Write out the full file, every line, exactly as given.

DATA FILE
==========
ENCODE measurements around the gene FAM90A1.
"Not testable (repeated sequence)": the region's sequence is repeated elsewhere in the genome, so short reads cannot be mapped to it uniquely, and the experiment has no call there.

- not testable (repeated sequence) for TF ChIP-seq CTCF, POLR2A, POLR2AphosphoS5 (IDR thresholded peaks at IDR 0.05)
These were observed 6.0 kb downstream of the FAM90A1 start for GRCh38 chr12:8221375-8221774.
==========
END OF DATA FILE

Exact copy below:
ENCODE measurements around the gene FAM90A1.
"Not testable (repeated sequence)": the region's sequence is repeated elsewhere in the genome, so short reads cannot be mapped to it uniquely, and the experiment has no call there.

- not testable (repeated sequence) for TF ChIP-seq CTCF, POLR2A, POLR2AphosphoS5 (IDR thresholded peaks at IDR 0.05)
These were observed 6.0 kb downstream of the FAM90A1 start for GRCh38 chr12:8221375-8221774.